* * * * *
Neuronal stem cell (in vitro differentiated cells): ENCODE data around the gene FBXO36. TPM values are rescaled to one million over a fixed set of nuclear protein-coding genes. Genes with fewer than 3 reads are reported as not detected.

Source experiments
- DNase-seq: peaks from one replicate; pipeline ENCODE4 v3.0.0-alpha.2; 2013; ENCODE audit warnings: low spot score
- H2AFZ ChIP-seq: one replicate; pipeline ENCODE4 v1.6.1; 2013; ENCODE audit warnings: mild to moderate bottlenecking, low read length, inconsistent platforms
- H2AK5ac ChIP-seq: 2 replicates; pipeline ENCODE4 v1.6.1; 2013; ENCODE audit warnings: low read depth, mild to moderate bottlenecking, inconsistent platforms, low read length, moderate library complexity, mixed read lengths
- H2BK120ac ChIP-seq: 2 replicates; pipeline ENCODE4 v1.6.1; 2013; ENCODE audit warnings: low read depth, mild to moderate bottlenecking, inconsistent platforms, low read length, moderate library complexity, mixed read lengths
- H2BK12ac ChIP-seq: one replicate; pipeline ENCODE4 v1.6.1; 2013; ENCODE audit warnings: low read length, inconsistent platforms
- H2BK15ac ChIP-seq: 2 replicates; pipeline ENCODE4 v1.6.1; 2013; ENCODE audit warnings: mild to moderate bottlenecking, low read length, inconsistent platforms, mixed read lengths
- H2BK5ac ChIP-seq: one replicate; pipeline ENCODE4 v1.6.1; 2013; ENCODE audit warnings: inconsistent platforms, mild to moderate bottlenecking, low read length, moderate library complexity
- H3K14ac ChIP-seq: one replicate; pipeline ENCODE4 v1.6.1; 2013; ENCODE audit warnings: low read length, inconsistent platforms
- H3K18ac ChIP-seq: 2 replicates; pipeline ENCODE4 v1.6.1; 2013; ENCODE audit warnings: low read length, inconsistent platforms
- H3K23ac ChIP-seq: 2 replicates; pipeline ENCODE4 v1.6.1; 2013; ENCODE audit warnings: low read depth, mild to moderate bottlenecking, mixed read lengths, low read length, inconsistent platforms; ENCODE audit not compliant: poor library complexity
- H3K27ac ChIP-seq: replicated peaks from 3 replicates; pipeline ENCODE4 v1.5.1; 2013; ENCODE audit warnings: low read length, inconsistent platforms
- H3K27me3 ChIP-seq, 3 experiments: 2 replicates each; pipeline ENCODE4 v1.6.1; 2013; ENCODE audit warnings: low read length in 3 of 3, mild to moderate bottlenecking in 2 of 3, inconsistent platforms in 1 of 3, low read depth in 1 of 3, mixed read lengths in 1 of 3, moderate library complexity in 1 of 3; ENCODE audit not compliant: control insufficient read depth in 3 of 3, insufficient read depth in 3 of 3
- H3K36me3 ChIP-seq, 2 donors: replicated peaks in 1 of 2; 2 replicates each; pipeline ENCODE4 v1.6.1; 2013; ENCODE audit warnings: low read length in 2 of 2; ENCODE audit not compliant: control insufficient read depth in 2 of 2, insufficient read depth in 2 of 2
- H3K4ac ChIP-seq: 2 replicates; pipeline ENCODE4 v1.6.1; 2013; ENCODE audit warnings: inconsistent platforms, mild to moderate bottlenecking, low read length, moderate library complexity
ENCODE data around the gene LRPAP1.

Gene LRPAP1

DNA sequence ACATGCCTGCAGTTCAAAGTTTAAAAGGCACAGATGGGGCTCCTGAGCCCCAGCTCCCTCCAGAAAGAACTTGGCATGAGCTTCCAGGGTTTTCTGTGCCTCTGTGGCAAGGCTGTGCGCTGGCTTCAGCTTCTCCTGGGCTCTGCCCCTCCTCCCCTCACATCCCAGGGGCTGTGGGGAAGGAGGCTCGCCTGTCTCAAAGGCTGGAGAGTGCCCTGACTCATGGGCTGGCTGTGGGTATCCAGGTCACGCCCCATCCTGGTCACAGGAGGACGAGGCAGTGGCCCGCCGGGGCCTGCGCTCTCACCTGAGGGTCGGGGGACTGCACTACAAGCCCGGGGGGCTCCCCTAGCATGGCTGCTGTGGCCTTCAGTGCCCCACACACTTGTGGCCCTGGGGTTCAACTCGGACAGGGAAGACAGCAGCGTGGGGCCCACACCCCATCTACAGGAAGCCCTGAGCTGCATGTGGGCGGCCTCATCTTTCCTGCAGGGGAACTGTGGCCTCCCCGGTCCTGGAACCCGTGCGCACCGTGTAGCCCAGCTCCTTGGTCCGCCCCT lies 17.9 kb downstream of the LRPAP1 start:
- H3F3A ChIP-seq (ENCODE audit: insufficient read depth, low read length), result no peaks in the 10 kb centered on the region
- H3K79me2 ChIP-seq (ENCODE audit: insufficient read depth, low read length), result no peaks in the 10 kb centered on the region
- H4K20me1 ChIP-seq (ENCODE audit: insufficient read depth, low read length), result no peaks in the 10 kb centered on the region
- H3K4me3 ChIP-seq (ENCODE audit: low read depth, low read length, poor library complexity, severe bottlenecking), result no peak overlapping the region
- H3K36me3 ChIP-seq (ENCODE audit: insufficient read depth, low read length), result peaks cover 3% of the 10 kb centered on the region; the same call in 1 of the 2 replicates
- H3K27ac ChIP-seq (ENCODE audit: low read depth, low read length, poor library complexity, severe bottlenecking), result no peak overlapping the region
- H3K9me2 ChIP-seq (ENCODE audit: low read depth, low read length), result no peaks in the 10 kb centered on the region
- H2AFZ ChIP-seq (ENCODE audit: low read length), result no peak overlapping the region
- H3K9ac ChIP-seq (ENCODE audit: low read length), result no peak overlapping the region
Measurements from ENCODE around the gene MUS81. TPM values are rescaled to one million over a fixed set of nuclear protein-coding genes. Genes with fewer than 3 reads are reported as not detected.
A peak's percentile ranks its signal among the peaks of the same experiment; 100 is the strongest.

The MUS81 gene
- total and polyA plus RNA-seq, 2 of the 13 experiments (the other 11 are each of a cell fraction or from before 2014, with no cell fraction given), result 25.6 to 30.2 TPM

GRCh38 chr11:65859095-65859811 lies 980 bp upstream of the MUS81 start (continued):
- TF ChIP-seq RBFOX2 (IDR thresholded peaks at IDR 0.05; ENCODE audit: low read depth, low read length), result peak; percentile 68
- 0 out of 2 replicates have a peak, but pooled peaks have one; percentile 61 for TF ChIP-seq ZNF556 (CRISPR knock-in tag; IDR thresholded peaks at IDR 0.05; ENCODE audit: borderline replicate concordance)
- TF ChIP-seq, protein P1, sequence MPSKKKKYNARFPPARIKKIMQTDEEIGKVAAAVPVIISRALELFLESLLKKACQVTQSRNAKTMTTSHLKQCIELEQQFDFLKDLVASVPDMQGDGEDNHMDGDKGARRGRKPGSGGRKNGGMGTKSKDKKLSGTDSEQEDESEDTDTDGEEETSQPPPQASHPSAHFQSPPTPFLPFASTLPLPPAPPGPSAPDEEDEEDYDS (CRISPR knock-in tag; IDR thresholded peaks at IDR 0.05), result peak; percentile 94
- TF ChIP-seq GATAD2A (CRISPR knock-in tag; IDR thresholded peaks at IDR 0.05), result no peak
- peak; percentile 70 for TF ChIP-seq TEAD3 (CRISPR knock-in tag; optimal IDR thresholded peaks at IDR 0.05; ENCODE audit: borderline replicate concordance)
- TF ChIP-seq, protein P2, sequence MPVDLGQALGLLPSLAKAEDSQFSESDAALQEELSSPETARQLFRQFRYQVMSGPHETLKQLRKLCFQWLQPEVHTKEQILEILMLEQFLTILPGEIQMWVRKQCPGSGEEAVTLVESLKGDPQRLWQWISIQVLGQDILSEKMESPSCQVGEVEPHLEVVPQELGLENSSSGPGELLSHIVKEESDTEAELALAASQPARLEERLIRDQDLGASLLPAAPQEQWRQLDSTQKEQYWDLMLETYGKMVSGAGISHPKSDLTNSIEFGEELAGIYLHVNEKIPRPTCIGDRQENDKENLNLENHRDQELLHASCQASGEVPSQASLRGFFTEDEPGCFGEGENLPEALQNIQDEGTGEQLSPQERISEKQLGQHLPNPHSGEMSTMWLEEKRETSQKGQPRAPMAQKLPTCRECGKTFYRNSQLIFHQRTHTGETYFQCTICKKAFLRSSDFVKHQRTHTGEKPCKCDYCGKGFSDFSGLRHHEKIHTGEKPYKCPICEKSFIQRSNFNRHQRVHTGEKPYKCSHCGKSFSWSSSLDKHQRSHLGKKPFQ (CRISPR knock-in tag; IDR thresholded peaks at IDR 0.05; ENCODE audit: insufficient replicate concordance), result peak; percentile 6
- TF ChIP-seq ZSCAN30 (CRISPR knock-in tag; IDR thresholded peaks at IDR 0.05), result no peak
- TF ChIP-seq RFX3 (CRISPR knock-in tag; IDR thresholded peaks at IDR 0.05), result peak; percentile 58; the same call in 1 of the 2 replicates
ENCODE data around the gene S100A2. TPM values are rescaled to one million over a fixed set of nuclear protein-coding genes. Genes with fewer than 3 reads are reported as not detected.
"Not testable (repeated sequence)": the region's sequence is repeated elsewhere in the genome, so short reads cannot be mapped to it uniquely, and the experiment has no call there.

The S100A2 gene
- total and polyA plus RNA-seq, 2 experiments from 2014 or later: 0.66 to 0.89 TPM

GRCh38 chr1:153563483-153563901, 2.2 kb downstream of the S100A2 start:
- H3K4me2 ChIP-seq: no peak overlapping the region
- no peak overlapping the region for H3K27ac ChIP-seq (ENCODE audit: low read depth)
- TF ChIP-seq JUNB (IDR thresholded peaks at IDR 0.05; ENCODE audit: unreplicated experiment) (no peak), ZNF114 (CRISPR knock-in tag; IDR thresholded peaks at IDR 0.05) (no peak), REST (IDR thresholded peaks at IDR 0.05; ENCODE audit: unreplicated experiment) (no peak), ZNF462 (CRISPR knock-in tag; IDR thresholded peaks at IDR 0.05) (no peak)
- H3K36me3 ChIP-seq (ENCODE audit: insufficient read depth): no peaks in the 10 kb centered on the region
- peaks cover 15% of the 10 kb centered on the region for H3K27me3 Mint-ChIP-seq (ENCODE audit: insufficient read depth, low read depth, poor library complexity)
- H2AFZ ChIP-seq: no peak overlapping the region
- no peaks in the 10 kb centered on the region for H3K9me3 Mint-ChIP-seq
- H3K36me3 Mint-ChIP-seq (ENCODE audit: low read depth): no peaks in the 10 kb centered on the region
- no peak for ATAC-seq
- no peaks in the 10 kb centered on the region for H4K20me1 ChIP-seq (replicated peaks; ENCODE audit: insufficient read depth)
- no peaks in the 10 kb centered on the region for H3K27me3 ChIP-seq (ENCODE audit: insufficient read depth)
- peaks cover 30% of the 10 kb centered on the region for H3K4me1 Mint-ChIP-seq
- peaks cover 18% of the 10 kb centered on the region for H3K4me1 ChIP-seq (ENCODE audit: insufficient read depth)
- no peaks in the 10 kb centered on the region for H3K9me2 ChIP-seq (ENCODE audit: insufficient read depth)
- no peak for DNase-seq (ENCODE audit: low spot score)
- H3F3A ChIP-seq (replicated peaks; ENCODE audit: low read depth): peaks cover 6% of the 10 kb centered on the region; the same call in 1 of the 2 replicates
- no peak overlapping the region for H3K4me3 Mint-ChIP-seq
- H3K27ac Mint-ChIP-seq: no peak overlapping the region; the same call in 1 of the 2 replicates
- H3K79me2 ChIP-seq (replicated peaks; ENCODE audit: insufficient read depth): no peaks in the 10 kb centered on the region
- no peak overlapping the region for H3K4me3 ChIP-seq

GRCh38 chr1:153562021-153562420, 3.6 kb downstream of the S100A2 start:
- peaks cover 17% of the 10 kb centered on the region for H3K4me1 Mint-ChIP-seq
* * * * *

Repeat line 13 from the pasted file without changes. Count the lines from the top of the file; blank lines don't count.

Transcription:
- H3K27ac ChIP-seq: replicated peaks from 3 replicates; pipeline ENCODE4 v1.5.1; 2013; ENCODE audit warnings: low read length, inconsistent platforms